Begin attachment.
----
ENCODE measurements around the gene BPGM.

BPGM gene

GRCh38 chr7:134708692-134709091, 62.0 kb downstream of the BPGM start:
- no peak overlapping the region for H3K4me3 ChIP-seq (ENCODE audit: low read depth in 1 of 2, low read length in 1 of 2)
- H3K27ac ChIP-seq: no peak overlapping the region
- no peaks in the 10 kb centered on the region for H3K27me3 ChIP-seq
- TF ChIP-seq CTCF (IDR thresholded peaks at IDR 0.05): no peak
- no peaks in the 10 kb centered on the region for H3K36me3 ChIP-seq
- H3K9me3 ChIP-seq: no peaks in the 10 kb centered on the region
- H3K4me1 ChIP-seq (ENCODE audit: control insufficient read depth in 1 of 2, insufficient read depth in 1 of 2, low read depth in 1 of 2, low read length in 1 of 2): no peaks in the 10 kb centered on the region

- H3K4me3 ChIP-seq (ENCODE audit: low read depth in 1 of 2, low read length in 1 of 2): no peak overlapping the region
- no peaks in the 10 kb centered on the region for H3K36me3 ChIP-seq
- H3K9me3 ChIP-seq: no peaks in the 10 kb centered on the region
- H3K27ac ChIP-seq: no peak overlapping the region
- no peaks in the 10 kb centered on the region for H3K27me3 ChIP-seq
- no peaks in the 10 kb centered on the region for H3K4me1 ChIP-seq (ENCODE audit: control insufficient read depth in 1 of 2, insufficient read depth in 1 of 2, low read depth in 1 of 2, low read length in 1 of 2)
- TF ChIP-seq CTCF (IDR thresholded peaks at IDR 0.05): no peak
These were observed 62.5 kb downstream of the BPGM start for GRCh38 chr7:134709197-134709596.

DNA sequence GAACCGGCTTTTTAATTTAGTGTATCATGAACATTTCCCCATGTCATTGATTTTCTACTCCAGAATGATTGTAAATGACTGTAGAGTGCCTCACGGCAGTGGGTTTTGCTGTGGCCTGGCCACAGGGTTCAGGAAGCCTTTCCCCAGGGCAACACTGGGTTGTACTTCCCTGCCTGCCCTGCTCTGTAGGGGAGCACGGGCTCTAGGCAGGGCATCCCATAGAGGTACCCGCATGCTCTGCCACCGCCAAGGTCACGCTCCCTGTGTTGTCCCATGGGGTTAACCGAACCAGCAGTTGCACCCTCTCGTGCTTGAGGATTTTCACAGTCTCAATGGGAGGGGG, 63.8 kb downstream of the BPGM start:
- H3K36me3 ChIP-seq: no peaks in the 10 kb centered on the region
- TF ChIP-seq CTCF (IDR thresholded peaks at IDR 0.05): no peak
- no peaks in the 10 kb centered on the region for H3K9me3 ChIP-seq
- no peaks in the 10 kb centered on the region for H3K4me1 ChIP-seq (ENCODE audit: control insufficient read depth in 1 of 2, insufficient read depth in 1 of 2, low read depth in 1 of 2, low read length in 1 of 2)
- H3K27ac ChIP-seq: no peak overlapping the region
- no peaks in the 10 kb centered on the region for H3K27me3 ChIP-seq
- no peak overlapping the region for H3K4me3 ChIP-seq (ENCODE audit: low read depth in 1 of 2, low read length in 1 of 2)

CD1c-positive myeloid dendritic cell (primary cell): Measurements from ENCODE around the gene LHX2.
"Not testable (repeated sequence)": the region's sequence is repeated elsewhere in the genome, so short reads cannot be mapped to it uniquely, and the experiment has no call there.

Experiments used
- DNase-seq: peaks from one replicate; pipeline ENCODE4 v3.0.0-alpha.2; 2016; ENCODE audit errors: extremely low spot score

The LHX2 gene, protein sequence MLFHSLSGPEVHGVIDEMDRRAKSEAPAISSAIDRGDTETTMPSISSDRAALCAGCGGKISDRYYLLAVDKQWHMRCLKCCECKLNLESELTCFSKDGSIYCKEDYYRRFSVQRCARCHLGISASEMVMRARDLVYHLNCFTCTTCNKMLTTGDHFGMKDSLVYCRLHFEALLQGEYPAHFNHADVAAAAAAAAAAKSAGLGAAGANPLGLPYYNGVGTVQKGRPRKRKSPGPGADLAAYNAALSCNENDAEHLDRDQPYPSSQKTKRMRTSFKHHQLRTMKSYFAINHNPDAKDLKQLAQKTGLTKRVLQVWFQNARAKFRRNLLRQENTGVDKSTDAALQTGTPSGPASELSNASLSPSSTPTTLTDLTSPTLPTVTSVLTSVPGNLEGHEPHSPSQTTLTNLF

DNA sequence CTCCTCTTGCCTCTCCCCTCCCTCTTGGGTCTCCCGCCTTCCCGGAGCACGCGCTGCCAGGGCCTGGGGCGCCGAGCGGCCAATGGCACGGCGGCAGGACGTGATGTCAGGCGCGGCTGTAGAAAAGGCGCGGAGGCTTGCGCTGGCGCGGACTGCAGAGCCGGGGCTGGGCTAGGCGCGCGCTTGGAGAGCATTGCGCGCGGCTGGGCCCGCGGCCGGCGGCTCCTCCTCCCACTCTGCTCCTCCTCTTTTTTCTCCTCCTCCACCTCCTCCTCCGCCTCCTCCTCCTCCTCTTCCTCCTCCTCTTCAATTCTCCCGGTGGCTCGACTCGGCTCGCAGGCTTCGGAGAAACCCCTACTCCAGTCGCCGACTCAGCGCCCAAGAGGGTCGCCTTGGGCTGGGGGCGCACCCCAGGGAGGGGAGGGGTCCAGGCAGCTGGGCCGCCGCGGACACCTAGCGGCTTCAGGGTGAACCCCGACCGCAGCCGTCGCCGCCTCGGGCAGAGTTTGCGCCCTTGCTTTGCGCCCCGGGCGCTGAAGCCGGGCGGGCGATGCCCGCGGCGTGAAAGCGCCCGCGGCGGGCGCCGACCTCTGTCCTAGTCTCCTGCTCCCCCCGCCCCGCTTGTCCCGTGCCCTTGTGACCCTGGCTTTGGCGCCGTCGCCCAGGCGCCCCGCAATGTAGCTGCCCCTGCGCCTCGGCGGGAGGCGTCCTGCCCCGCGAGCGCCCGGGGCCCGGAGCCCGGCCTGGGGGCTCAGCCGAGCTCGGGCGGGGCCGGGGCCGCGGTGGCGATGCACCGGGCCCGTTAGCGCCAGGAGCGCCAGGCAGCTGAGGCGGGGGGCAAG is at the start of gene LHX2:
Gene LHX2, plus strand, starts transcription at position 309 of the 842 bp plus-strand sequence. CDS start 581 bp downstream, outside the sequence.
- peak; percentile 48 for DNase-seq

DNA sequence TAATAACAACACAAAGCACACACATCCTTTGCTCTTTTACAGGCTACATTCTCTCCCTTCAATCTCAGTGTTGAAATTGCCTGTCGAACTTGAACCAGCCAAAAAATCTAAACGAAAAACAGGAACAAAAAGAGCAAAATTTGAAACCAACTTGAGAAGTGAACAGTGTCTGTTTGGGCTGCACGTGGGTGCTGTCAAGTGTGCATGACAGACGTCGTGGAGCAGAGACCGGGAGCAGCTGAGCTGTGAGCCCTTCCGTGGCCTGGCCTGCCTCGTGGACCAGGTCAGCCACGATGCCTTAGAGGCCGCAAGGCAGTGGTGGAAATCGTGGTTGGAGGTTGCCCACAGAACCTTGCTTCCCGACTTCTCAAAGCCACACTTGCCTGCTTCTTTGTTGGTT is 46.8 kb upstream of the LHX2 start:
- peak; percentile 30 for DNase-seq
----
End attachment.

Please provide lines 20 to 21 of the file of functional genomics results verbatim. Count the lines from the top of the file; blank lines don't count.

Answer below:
- H3K36me3 ChIP-seq: no peaks in the 10 kb centered on the region
- TF ChIP-seq CTCF (IDR thresholded peaks at IDR 0.05): no peak